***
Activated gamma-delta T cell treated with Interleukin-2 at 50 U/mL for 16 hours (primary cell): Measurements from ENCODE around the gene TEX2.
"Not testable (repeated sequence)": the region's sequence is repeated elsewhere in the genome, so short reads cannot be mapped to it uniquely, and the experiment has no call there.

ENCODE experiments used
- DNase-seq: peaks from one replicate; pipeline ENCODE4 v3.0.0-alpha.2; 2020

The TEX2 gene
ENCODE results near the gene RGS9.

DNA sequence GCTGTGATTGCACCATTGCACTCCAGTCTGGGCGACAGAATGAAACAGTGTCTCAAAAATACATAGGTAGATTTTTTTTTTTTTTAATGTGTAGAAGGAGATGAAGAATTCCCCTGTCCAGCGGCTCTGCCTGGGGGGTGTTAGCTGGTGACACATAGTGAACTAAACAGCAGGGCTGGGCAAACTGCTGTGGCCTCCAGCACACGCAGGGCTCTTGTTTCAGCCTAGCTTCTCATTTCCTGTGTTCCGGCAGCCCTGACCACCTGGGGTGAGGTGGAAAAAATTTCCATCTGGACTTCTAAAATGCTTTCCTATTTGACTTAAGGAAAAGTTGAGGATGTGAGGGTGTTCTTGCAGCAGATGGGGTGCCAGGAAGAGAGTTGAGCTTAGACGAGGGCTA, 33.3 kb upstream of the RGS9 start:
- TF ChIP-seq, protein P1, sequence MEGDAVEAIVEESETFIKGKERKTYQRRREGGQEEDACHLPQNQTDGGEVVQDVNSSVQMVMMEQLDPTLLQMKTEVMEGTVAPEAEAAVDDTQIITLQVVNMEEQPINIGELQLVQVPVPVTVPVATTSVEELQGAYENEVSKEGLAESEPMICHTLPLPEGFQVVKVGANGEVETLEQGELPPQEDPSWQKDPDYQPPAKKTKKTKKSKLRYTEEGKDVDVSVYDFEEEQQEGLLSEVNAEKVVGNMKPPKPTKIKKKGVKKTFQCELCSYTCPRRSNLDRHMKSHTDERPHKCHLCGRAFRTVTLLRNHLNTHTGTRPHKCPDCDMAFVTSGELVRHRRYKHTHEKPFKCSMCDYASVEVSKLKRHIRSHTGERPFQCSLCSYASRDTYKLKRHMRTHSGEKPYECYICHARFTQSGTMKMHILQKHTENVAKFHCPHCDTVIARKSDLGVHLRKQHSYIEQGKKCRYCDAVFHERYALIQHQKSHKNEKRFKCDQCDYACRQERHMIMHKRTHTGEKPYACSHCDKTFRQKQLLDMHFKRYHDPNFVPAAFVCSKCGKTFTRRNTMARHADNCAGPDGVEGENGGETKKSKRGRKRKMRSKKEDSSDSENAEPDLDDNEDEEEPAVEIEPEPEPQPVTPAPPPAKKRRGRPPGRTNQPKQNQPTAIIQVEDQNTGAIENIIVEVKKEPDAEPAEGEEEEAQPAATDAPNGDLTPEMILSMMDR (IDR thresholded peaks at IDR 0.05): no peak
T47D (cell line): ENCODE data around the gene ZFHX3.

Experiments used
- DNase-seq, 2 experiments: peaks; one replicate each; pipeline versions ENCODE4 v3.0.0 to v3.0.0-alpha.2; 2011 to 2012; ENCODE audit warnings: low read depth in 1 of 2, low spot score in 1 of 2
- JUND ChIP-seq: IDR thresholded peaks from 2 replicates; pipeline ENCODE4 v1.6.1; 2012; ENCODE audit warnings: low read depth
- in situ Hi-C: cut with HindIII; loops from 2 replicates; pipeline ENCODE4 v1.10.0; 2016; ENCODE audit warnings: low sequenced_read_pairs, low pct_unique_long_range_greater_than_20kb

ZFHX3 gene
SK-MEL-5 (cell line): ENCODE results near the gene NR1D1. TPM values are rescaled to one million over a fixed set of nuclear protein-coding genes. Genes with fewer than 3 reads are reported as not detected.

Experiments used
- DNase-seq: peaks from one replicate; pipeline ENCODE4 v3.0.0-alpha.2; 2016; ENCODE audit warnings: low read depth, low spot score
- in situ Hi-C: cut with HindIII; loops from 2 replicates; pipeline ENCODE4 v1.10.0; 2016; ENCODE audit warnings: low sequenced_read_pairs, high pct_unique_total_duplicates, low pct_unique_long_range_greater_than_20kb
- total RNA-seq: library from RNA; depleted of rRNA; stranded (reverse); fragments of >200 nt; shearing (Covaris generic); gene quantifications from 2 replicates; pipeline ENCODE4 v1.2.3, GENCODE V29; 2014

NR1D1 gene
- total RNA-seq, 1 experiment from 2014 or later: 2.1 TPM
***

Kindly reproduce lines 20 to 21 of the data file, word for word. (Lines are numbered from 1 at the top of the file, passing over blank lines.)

NR1D1 gene
- total RNA-seq, 1 experiment from 2014 or later: 2.1 TPM